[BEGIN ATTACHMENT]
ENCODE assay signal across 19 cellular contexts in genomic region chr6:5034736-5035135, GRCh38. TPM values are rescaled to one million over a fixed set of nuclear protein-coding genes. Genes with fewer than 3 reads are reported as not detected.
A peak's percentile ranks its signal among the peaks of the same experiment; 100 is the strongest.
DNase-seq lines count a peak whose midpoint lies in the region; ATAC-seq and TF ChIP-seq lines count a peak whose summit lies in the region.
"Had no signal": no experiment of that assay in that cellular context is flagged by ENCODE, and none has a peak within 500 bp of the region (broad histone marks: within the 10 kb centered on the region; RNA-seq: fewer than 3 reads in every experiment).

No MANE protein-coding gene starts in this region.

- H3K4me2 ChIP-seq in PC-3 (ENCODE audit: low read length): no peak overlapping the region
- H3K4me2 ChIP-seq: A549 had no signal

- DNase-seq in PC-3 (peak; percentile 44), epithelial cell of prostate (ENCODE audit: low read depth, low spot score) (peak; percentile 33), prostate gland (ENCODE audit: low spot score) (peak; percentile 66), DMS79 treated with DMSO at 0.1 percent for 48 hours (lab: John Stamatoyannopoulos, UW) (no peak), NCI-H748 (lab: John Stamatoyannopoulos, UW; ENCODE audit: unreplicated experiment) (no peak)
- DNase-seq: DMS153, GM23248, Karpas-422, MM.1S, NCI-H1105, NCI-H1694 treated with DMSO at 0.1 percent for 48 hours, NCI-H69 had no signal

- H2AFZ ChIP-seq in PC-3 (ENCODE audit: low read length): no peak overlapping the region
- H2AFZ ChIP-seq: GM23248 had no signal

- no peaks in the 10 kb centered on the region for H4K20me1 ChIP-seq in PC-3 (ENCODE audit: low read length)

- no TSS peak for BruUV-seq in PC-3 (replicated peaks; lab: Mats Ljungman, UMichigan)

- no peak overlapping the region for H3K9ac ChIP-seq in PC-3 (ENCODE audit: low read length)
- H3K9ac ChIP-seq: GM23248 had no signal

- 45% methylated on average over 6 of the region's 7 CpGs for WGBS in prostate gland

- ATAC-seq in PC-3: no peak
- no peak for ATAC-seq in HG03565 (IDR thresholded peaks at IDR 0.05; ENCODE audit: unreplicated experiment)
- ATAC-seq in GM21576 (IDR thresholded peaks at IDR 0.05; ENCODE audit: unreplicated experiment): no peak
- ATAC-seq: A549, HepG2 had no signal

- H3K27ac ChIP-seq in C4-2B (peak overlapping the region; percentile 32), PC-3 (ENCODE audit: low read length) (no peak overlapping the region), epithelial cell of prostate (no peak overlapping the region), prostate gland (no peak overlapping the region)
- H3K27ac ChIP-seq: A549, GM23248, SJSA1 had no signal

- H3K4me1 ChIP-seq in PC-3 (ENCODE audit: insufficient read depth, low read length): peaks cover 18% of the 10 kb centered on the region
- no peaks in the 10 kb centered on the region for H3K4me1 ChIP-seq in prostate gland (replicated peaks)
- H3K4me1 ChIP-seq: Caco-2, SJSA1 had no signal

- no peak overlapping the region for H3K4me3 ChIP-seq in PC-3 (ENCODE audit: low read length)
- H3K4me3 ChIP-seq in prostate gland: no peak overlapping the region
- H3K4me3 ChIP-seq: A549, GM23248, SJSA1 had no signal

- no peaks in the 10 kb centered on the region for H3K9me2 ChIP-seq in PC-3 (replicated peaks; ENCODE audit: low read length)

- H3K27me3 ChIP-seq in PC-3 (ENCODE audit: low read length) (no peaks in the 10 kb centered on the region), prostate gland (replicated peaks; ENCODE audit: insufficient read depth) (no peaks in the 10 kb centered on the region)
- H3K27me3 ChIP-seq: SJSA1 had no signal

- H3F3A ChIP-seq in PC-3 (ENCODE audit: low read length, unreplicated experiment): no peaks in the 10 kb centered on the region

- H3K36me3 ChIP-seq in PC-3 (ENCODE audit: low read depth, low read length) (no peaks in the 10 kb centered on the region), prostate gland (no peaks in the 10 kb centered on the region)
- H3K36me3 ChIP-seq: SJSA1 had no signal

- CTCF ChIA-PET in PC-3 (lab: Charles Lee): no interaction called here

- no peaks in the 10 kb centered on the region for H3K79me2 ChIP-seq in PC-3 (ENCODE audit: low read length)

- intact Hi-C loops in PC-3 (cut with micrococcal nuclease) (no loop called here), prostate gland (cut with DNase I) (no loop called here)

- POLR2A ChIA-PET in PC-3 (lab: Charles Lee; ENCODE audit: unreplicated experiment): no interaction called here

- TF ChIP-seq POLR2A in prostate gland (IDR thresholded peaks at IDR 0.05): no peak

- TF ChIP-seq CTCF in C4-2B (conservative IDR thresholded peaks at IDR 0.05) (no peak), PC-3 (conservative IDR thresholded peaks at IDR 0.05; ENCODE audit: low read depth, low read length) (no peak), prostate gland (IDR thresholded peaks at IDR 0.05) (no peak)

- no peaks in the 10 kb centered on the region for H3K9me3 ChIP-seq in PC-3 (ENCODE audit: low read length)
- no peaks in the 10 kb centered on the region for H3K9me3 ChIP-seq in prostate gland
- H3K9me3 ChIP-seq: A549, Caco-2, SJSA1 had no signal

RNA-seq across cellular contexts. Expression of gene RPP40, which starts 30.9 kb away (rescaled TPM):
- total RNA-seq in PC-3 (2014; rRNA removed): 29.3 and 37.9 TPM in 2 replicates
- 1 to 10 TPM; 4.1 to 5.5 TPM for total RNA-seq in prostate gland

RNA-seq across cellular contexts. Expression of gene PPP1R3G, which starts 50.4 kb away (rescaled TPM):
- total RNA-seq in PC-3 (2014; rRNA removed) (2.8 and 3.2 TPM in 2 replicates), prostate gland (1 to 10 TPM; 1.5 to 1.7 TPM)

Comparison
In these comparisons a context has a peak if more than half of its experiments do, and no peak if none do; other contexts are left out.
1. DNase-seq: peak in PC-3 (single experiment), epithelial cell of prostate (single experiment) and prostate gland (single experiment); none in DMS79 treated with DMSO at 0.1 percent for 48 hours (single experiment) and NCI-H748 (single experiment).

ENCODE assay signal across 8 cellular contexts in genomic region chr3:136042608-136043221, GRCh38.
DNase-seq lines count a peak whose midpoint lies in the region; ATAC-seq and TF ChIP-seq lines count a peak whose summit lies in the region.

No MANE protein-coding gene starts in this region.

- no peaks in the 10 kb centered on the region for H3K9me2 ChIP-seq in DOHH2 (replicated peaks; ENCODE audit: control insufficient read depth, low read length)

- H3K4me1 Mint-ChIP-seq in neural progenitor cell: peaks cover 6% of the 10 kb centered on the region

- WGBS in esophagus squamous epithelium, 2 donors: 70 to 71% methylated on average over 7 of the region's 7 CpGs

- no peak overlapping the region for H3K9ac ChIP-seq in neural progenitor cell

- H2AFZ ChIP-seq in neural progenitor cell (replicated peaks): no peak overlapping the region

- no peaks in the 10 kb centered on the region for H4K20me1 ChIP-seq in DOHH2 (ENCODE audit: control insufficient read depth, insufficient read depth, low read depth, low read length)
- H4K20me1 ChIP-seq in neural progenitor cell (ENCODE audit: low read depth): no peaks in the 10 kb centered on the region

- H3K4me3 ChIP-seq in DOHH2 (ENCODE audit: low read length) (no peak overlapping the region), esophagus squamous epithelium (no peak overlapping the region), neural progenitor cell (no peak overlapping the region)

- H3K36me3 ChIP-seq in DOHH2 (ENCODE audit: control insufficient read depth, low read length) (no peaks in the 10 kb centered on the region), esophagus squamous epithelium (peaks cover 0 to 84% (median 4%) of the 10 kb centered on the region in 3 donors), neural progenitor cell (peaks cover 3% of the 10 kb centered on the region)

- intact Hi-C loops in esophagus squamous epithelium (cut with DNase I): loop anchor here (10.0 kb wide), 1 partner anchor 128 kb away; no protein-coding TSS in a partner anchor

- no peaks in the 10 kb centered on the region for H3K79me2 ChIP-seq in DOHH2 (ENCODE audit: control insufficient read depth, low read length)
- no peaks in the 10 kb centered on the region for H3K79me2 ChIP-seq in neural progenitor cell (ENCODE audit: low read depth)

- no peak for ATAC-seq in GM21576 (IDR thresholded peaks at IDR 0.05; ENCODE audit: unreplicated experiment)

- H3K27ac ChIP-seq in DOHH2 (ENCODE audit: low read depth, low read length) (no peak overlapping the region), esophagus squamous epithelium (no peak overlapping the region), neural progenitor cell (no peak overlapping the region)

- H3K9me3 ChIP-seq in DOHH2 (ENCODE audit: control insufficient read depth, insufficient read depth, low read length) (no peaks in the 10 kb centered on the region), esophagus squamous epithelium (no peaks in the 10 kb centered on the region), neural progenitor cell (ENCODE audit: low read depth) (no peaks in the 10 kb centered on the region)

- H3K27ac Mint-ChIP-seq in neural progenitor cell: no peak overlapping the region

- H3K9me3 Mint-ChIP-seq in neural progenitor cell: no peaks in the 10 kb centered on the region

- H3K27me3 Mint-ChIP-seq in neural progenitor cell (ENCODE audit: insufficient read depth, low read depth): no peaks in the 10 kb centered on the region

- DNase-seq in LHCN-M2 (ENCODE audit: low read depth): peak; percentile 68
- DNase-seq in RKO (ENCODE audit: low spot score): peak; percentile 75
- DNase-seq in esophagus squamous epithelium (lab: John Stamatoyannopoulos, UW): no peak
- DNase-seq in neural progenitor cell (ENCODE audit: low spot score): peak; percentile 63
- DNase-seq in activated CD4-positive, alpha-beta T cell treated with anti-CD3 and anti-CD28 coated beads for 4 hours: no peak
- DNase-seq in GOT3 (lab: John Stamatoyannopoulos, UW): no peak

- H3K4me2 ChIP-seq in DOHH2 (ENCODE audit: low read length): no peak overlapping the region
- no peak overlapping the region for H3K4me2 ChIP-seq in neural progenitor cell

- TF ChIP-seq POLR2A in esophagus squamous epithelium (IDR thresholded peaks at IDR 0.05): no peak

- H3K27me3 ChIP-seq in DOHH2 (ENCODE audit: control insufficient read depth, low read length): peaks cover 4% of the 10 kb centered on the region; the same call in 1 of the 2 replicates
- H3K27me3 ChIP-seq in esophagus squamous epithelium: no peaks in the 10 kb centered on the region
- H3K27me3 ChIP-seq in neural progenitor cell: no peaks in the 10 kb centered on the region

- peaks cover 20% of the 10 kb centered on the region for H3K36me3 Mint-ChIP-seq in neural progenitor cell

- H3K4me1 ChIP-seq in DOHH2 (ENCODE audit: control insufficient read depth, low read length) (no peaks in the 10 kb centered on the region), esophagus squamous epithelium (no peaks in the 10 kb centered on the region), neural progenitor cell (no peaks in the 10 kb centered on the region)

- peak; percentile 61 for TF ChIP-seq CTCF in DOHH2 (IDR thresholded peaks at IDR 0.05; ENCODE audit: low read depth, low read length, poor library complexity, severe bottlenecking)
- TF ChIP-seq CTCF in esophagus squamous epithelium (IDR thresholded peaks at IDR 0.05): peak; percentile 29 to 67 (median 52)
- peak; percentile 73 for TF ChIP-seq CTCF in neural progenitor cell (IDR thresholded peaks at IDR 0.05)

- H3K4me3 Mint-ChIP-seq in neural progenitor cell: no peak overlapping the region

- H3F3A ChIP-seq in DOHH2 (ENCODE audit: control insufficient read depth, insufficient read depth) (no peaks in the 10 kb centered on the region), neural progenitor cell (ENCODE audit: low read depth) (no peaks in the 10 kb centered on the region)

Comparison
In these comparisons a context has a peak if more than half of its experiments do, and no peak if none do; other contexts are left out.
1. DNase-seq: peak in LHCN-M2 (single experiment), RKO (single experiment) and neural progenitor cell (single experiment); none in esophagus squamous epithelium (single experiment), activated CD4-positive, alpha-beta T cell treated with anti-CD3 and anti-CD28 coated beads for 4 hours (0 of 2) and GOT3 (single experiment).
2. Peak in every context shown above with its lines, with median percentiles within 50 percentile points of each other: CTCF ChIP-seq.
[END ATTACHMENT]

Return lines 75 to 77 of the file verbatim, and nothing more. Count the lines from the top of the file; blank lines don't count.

- DNase-seq in esophagus squamous epithelium (lab: John Stamatoyannopoulos, UW): no peak
- DNase-seq in neural progenitor cell (ENCODE audit: low spot score): peak; percentile 63
- DNase-seq in activated CD4-positive, alpha-beta T cell treated with anti-CD3 and anti-CD28 coated beads for 4 hours: no peak